Proposal could help cities recover from pandemic impact – InsideSources
Cities across the country are witnessing one of the long-term consequences of the pandemic: the shrinking workforce in city centers. While many companies choose to downsize or not renew office leases, thousands of small businesses that have been supported by the flow of 9 to 5 workforce have had no other choice than to close their doors for good – leaving workers jobless and entrepreneurs out of luck. If not corrected quickly, these closures could jeopardize the cultural vitality of downtowns, and their small businesses, from coast to coast.
Fortunately, Congress is working on a solution that would help stabilize downtowns and inner-city communities to help them bounce back, reorganize and come back even stronger.
Presented by Sens. Debbie Stabenow (D-Mich.) And Gary Peters (D-Mich.), With representatives Jimmy Gomez (D-Calif.), Dan Kildee (D-Mich.), And John Larson (D-Connecticut), the Revitalizing Downtowns Act would provide a new federal tax credit for converting empty or obsolete office structures into mixed-use residential or commercial spaces. The bill proposes a 20 percent tax credit to help incentivize and offset conversion costs. If developers choose to build housing, some of the new units must be available as affordable housing.
This new legislation is important because, while many of these older downtown buildings may be under-occupied or even vacant, market forces alone typically don’t drive developers to invest in large-scale conversions. Converting outdated office structures into modern living or retail spaces can be difficult and expensive – just imagine the costs of completely renovating an office space into residential units with showers, kitchens and living spaces that don’t. did not exist before.
Now is the time to reshape the downtown space for a more prosperous future. Across the country, employee visits to the office have fallen to about a quarter of pre-pandemic levels. Converting old and surplus office buildings into affordable housing or restaurants represents a unique opportunity to maintain the economic stability of America’s downtown areas, helping to create more prosperous communities and resilient cities. This is a sentiment shared by members of the Revitalize Our Cities Coalition, a group of national and regional economic development organizations in 37 states, dedicated to strengthening urban centers and increasing the resilience of city centers after the pandemic.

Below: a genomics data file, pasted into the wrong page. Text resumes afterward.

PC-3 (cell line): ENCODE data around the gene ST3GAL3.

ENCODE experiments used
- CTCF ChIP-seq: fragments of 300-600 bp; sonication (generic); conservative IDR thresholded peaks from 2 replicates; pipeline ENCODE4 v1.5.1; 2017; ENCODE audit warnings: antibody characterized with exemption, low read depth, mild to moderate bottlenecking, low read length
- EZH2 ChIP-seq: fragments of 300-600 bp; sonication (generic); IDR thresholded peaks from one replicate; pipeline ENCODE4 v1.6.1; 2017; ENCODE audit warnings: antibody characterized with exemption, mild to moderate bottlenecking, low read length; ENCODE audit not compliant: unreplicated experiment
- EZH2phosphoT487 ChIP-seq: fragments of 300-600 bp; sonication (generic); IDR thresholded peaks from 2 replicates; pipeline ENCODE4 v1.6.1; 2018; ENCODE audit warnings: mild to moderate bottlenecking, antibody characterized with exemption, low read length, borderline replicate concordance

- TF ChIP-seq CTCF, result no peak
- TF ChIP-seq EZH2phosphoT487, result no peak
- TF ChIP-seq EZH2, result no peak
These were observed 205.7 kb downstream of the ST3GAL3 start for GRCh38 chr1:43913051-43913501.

While the pandemic has devastated our downtown areas, it has also provided us with an opportunity to reshape them. Organizations, small business owners and city advocates across the country have been brainstorming “new ways” to make sure the downtown area remains as vibrant as ever, even with the influx of vacant offices. The Revitalizing Downtowns Act can serve as a foundation for this re-imagining by providing incentives for developers to develop the downtowns we know and love.
The International Downtown Association recognizes that promoting vibrant centers across the country requires innovative and tireless work. As we continue to recover from the COVID-19 pandemic, urban place management organizations must prioritize economic competitiveness and fiscal resilience. For years, the city center has been synonymous with an office. It’s a place to go during the week, but go every night after a long day. COVID upset the status quo and with it the business of so many restaurants, shops, bars and hotels that depended on office workers.
So it’s clear that business, professional and civic leaders need to work collaboratively to create innovative and achievable solutions for cities across America with the goal of rebuilding better from COVID-19. Passing the Revitalizing Downtowns Act would be an encouraging first step and our organization is proud to support it.